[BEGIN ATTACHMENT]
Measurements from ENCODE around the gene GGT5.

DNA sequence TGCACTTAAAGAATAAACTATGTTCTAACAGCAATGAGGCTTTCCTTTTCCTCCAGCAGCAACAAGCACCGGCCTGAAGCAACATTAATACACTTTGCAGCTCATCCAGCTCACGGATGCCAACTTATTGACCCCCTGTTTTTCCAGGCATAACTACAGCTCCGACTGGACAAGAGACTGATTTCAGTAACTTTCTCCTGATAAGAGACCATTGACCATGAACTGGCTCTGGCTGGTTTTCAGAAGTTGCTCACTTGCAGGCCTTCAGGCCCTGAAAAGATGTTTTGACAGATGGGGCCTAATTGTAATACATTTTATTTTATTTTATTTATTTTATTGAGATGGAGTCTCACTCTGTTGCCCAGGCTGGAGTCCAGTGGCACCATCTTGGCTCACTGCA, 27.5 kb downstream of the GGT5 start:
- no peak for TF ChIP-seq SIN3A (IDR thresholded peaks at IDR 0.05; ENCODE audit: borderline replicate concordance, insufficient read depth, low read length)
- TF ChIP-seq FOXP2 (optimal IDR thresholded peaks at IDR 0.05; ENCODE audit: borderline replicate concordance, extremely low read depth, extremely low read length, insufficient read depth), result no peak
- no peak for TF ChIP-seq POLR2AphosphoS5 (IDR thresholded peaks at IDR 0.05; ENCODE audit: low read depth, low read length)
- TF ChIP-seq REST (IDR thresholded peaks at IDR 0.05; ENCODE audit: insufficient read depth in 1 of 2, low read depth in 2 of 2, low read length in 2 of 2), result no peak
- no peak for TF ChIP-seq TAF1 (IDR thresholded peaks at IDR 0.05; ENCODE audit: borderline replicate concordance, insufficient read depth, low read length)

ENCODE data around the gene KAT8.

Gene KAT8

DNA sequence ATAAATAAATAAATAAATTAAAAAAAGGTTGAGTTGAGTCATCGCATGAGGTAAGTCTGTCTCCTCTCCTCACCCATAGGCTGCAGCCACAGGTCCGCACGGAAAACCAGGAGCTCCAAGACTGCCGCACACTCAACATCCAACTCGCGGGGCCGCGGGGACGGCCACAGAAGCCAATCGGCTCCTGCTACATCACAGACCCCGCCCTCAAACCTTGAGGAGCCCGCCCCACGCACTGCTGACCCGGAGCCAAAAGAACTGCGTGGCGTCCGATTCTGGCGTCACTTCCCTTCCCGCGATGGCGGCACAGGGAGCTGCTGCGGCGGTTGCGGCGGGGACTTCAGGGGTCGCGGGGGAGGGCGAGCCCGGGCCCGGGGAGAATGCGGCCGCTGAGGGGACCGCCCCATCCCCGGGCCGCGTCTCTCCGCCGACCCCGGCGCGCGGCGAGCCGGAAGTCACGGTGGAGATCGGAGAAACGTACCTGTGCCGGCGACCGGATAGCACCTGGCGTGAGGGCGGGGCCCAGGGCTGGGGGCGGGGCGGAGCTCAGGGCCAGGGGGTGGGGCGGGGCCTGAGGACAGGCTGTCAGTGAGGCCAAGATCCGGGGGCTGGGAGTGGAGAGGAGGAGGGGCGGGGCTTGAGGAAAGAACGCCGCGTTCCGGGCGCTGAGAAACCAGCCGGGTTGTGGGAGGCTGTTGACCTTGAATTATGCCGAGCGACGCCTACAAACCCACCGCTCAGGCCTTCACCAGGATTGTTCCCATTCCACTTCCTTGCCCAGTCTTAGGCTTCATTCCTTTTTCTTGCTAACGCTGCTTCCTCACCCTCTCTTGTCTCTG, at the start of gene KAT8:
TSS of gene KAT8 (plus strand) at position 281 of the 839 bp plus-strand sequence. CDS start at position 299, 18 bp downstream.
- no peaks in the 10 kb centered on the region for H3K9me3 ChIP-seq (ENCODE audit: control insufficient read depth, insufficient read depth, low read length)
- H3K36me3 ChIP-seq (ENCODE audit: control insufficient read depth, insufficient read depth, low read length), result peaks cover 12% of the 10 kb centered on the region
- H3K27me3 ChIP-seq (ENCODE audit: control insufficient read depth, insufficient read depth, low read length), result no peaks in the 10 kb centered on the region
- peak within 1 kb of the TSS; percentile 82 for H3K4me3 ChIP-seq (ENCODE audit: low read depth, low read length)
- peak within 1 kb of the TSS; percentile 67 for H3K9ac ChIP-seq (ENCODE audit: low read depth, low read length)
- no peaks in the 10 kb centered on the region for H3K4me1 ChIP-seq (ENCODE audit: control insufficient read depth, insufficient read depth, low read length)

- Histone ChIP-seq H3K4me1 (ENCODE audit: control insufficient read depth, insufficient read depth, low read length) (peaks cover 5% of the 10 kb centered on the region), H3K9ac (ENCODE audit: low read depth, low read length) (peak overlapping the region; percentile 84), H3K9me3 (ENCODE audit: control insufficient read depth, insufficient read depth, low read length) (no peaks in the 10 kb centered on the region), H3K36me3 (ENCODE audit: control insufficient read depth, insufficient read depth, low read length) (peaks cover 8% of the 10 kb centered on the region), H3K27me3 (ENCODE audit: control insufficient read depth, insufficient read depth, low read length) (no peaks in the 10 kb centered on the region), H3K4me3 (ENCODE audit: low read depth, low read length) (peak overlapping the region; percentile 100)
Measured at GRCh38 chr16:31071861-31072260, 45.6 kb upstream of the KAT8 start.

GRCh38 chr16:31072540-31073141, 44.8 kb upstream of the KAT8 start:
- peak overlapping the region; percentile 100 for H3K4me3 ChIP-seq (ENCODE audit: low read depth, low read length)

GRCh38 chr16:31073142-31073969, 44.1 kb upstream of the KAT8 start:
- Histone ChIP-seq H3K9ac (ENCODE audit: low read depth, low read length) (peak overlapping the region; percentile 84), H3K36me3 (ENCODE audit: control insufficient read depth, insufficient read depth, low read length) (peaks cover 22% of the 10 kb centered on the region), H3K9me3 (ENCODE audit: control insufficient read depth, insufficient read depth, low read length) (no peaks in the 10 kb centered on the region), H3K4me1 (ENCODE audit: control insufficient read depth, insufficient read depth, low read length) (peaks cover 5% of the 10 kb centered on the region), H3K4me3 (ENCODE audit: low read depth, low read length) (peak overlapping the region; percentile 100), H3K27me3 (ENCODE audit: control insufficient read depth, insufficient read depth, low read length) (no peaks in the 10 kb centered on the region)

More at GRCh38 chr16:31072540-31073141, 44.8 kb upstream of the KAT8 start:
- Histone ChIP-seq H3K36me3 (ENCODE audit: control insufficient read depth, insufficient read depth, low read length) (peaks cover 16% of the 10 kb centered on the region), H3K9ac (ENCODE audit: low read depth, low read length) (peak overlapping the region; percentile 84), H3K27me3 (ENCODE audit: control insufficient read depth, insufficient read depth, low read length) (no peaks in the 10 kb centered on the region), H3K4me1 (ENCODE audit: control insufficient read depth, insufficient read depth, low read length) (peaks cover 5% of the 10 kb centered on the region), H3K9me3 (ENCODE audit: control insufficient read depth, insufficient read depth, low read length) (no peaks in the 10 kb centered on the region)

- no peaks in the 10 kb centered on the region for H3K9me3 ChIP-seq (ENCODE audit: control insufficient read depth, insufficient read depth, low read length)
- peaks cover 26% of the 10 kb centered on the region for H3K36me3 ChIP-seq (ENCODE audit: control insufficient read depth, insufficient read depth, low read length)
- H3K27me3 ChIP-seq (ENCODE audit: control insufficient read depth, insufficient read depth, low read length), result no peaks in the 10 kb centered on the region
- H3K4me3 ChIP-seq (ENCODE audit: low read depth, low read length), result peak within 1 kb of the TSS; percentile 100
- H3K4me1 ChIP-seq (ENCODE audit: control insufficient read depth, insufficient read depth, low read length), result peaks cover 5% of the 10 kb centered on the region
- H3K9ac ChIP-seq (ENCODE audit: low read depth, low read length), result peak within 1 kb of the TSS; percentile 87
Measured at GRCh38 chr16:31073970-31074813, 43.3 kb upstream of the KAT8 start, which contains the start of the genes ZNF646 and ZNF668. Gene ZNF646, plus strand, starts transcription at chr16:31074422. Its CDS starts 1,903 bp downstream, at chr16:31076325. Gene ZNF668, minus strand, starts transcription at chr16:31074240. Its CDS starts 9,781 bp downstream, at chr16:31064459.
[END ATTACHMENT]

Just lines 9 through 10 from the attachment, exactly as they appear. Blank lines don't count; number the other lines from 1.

Gene KAT8

DNA sequence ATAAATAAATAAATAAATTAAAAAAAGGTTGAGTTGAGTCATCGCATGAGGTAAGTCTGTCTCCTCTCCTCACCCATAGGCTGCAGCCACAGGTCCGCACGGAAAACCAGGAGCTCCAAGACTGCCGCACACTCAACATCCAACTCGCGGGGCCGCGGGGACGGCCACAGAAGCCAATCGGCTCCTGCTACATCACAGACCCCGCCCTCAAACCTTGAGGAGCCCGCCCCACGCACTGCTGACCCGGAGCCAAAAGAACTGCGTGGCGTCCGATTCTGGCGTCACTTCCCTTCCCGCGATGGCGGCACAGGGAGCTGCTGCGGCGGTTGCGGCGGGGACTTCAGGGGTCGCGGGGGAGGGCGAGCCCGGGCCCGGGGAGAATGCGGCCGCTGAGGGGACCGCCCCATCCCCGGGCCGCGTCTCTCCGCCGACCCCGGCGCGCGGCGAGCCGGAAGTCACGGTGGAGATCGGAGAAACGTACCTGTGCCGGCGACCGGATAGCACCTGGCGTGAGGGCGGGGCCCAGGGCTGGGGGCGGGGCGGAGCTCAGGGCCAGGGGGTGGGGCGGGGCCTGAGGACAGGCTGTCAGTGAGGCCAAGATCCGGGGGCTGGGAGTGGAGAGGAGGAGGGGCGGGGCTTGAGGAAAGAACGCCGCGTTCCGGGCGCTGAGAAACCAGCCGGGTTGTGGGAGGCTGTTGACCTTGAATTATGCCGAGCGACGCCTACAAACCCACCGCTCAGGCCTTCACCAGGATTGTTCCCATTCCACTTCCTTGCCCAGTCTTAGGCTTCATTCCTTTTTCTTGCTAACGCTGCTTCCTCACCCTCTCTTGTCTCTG, at the start of gene KAT8: